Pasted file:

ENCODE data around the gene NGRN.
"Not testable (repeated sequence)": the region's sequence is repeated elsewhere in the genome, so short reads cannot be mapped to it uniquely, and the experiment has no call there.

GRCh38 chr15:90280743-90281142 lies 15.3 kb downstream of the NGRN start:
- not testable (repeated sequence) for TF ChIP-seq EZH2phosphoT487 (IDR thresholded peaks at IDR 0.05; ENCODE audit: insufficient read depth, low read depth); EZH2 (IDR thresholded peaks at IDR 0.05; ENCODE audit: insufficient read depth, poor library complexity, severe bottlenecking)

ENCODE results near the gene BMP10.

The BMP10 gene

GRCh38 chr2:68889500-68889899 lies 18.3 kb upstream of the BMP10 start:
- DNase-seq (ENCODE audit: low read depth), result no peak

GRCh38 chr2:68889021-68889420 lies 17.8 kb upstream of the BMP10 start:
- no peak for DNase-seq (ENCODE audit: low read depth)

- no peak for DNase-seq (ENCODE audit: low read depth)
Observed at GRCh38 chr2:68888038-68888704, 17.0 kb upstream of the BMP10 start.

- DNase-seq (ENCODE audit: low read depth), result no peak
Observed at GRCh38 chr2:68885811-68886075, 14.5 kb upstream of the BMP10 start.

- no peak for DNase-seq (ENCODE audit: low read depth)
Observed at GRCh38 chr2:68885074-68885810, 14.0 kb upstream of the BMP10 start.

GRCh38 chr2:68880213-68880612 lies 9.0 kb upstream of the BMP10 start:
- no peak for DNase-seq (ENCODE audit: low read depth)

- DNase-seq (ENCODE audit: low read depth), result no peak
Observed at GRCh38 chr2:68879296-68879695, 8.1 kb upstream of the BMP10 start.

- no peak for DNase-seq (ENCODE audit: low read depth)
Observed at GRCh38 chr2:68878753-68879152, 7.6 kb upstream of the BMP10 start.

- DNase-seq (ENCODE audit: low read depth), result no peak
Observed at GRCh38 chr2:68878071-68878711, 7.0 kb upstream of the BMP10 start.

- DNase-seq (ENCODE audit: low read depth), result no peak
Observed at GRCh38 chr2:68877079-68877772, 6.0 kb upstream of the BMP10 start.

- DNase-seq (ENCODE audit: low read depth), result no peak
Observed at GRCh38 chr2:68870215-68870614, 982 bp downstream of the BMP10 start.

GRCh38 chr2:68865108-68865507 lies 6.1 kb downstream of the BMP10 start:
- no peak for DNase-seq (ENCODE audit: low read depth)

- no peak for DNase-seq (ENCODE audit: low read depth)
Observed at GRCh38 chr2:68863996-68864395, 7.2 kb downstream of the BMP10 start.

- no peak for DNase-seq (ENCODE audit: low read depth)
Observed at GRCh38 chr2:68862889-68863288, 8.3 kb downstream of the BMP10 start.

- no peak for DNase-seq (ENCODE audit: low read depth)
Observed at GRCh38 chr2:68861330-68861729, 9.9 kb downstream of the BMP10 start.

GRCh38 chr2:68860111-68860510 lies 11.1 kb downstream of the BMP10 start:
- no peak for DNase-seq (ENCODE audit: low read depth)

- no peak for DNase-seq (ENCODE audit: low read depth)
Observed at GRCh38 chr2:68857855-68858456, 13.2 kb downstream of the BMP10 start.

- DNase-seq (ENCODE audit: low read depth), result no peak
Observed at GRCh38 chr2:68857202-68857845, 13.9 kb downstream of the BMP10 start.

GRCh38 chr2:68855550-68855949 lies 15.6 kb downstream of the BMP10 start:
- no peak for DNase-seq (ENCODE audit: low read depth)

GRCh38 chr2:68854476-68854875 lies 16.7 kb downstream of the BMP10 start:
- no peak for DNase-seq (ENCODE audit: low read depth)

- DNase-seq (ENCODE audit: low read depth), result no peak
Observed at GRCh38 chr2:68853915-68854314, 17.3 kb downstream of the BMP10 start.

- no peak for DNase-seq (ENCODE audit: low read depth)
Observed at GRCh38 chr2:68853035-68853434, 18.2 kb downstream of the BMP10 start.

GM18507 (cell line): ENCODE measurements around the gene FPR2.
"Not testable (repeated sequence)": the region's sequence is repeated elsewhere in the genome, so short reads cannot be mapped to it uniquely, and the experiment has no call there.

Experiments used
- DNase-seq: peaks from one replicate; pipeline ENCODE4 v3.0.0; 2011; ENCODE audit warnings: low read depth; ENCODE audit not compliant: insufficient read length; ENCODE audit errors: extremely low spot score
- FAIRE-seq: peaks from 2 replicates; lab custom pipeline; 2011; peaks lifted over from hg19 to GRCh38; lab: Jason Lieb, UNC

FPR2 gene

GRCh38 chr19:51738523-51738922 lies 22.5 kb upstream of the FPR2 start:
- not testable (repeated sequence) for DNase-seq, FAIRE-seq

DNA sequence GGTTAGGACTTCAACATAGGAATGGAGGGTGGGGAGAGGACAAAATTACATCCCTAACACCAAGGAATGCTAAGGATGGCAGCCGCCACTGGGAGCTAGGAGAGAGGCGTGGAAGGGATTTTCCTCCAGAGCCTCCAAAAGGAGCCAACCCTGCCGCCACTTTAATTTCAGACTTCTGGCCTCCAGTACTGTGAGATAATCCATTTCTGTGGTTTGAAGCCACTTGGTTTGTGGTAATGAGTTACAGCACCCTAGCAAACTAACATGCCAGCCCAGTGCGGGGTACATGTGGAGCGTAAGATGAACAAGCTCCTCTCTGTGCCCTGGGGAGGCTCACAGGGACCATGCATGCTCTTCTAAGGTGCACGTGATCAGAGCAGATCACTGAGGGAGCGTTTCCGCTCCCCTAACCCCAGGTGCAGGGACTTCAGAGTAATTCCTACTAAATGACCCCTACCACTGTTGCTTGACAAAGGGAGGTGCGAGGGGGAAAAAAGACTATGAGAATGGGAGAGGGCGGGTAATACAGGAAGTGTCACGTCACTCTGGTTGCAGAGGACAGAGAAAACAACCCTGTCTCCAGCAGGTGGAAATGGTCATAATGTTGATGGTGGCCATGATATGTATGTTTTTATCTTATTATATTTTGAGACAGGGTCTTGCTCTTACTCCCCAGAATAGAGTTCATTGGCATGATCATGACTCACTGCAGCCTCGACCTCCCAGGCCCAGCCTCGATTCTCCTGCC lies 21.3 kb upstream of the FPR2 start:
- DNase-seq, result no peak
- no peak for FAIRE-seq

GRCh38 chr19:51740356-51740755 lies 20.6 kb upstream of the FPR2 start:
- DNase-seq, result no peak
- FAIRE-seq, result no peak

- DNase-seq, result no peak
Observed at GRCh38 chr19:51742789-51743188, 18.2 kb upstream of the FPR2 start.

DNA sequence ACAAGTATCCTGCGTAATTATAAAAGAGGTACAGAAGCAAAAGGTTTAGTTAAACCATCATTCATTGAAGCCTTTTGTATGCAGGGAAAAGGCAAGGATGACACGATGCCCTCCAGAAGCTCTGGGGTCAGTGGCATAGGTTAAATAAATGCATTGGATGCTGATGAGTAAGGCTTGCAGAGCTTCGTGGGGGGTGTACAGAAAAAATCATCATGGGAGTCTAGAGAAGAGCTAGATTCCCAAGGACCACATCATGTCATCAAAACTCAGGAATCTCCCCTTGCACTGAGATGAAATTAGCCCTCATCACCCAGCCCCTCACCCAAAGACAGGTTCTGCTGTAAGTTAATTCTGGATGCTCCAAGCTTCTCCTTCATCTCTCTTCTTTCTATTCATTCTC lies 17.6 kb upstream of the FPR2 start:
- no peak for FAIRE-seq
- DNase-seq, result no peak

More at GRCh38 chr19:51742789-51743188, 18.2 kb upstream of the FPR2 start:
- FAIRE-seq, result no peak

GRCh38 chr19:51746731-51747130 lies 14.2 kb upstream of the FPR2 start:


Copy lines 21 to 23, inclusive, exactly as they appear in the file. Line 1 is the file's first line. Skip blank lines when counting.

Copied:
- no peak for DNase-seq (ENCODE audit: low read depth)
Observed at GRCh38 chr2:68878753-68879152, 7.6 kb upstream of the BMP10 start.

- DNase-seq (ENCODE audit: low read depth), result no peak